"How did you come to be a beggar, Lass?"  Jarin asked at last, when she had finished off even the crumbs from his own plate.

"My father died in the War.  Then my mother got into debt and us children were to be sold off by our Lord to cover it, but I did not want to wear the collar, so's I ran away.  Now I beg."  Her voice had an accent, but then almost all voices had accents strange to Jarin, Sandar however picked up on it straight away.  "You're from the East, Nation of Magor, maybe?"

Fear came into the girls eyes, proving that Sandar had guessed right and she looked towards the door, obviously judging if she could make a break for it before they could stop her.  Sandar smiled and touched her arm in a gesture meant to calm her, but which instead only made her jump and look even more frightened.    "You need not fear my master and I girl, we shall not sell you for the reward.  We have traveled far from our home and wish only to assist you if we can, before we continue our journey.  What is your name by the way?"

"Don't have one."  She answered defiantly,  "Look if you want to have a go at me, you don't have to make up excuses, just mount up and get it over with, then I can get out of here.  You deserve that much for saving me from those scum downstairs, but you don't own me mister.  No one does."  And with that she stood up, turned round, hoisted her new dress up to expose her rear end and took a grip on the chair.  Sandar laughed and lifted her gently upright into a standing position again.

"That's no way to treat Gentlemen, girl.  Especially seeing that we have only just finished eating.  Cover yourself."  He pulled her dress back down, took her by the hips, turned her and pushed her gently back into the chair.  "You keep that up girl and you'll be carting bastards around on each hip before you see a year out and then you'll end up with a career of selling your milk to lazy farmer's wives."  

"My name is Liana."  Her face suddenly looked tired and dismayed, obviously affected by Sandar's fatherly admonishment.  "You're the first men I've met since I ran away who have not wanted to fill me, but I guess I don't know much about gentlemen, I don't think I ever met one before I met you two."  

"Well you have now little one and not before time I think."  Sandar took her arm and almost lifted her from the chair,  "Now I think you need a good long sleep in a warm bed to regain your strength."  He led her into the bedroom, pulled back the covers and encouraged her to get in.  It was obvious that she thought now was the time and that Sandar just preferred to do it laying down rather than standing.  She obliged by hoisting her dress once more to expose her womanhood.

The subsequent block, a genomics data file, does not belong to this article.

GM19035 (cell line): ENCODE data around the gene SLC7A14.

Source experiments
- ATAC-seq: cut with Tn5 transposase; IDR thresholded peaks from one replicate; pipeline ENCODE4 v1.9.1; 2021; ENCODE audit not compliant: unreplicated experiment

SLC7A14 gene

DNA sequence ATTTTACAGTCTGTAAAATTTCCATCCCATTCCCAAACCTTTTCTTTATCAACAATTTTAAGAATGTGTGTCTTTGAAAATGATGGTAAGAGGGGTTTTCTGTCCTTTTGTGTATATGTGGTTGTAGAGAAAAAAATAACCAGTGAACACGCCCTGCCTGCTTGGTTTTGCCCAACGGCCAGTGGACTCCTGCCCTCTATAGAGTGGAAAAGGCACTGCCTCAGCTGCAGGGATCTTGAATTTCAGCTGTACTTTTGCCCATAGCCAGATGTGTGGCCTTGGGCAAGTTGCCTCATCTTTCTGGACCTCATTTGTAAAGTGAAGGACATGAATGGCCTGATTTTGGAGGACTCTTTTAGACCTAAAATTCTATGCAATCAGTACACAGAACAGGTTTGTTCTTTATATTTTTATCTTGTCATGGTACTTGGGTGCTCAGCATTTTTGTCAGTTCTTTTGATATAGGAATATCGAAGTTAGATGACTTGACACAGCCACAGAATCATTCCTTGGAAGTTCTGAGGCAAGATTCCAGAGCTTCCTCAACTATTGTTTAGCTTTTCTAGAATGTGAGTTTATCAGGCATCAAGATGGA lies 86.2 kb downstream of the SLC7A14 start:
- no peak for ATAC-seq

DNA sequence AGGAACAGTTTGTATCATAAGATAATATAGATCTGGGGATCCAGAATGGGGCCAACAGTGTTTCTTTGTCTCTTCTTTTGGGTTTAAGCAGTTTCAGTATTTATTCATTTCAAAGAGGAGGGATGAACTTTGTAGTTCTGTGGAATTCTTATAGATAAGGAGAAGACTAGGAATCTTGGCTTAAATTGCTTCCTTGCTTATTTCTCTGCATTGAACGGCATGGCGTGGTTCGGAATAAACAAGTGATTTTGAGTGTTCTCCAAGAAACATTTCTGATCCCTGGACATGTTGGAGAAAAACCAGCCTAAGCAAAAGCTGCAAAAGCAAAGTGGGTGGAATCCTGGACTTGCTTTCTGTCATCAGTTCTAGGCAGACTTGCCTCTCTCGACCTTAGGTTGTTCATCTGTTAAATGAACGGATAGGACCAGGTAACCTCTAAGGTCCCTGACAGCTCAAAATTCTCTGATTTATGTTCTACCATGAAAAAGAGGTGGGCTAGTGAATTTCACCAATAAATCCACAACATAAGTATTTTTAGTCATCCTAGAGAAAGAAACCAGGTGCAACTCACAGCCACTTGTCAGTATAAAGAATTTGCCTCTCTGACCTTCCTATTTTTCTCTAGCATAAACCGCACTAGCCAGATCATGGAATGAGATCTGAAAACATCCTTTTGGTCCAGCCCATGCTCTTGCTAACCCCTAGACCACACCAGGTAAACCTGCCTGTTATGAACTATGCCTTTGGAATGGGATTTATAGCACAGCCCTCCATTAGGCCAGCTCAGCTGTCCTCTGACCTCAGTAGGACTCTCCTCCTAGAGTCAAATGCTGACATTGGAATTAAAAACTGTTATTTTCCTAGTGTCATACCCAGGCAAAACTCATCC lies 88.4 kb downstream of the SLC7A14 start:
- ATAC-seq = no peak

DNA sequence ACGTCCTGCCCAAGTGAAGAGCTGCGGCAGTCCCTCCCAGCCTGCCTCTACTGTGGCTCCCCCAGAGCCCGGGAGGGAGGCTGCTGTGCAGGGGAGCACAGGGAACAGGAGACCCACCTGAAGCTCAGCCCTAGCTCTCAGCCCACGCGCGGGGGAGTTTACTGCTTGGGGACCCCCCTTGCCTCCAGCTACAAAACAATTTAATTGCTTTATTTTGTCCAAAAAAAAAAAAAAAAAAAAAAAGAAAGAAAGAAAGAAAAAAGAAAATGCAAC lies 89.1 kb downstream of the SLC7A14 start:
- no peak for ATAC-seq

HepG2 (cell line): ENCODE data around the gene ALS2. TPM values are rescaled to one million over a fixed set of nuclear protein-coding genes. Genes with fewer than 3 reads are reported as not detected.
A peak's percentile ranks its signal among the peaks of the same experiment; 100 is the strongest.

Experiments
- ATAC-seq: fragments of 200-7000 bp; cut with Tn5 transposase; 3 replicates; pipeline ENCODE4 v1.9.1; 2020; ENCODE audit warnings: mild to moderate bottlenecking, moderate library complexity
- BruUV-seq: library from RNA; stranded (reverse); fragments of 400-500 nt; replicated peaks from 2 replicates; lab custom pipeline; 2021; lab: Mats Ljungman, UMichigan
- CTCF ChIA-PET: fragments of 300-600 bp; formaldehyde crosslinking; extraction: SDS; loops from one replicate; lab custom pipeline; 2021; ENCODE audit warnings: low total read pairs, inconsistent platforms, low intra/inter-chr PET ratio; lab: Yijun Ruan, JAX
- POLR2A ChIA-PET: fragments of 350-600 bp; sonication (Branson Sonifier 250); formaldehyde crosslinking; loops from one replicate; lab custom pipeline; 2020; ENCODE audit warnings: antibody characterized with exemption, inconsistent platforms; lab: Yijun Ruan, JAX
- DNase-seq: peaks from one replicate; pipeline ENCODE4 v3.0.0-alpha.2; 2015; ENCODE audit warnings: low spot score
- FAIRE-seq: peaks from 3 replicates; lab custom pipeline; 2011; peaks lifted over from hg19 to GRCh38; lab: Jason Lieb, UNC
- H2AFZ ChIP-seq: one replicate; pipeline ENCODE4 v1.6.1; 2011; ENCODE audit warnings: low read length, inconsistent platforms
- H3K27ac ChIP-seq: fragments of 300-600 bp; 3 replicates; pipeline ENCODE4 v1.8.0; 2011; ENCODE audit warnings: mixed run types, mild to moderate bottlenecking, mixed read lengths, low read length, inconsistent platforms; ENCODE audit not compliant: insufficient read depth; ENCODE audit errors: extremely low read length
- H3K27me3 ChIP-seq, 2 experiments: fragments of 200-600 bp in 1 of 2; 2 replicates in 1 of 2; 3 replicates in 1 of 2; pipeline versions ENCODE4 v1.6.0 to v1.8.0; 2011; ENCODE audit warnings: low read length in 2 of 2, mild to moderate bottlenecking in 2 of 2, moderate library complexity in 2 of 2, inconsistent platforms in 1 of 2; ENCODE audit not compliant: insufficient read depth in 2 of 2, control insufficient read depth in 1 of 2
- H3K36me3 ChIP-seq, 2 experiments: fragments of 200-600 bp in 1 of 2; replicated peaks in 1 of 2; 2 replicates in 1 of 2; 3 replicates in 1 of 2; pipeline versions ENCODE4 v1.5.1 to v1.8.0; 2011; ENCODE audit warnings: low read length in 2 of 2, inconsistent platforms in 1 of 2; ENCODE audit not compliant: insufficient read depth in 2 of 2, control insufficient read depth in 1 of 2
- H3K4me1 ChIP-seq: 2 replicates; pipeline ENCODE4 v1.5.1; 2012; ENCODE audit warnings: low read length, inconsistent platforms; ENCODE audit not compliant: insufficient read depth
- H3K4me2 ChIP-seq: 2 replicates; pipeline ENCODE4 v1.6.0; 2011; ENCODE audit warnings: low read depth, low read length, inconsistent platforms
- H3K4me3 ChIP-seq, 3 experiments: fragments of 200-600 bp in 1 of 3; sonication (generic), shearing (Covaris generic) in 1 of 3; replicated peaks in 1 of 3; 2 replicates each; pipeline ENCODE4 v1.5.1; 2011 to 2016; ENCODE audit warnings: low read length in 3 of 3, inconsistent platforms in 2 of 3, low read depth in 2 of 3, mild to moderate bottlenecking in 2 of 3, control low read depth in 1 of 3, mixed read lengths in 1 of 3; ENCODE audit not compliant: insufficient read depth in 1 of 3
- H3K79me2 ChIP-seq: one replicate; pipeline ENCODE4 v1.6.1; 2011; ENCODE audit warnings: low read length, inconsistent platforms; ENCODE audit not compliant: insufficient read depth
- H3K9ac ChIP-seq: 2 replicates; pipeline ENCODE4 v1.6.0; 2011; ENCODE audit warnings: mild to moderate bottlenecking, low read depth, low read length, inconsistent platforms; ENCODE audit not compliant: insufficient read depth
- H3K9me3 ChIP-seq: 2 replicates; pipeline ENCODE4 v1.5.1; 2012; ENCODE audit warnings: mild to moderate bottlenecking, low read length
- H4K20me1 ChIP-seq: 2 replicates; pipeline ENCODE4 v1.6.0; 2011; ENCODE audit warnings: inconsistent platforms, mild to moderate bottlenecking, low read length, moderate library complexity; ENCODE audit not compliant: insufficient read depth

"By the God's girl!"  Sandar exclaimed,  "When I need you to open your legs, I will tell you.  Now get some sleep."  He pulled the cover up around her neck, shaking his head in mock astonishment.  She smiled at him then, not the smile of a know-it -all woman of the streets, but the smile of a thankful little girl.  Then Sandar surprised even Jarin.  He bent down and kissed the girl gently on the forehead.  

As he came out of the bedroom, leaving the door slightly ajar, he saw Jarin's interest and answered the unspoken question with a curt reply, in a voice too quiet for the girl to overhear, "I had a daughter once.  Looked a lot like her."

Jarin decided to let the matter lay right there, for it was obvious that Sandar was not inviting questions, nor did he seem intent to enlarge upon his statement.  Jarin stood up from his chair and grasped the Colonel's arm in understanding, then he turned and retired to the other bedroom, to see if his body could ever be truly warm again and if sleep was not just a fairy tale he had dreamed about in some other life.  


* * * * * * *

A Worldly Agent


When Jarin woke it was late in the evening and he wandered out into the main room of their apartments to find Sandar sat in front of the fire, using a whet-stone on the already sharp edge of the dagger he had earlier seen him place into the hand of the fat rapist, thereby accusing him of the castration Sandar himself had performed so efficiently.  As Jarin dressed in clothes now dried out in front of the fire Sandar noticed his look and smiled.   "Funny how anything worth anything always ends up in one of the witnesses' hands in this sort of place.  Not an hour after you had gone to sleep a toothless old beggar woman knocked on the door and sold it back to me for four pence."  He balanced it at the hilt on his forefinger before spinning it up to fall handle first into his waiting hand, then with a practiced movement it disappeared into it's sheath within his boot.  Jarin finished dressing and hoisted his walking stick from where it had laid on the threadbare couch.  

"Manator told us to explore and learn with every chance we got.  You feel up to doing a little exploring before we eat dinner?"  Jarin said.  

"Yes Sire. . .  Master!"  Sandar corrected himself with a smile, throwing his overcoat across his shoulders as he took up his staff, immediately ready to leave.  Then, as if by afterthought, he went into the bedroom where the girl was sleeping.  Through the open door Jarin saw him shake her awake and then say something to her in a low voice that Jarin could not hear.  She turned over and pulled the covers over her head as Sandar left the room, closing the door behind him.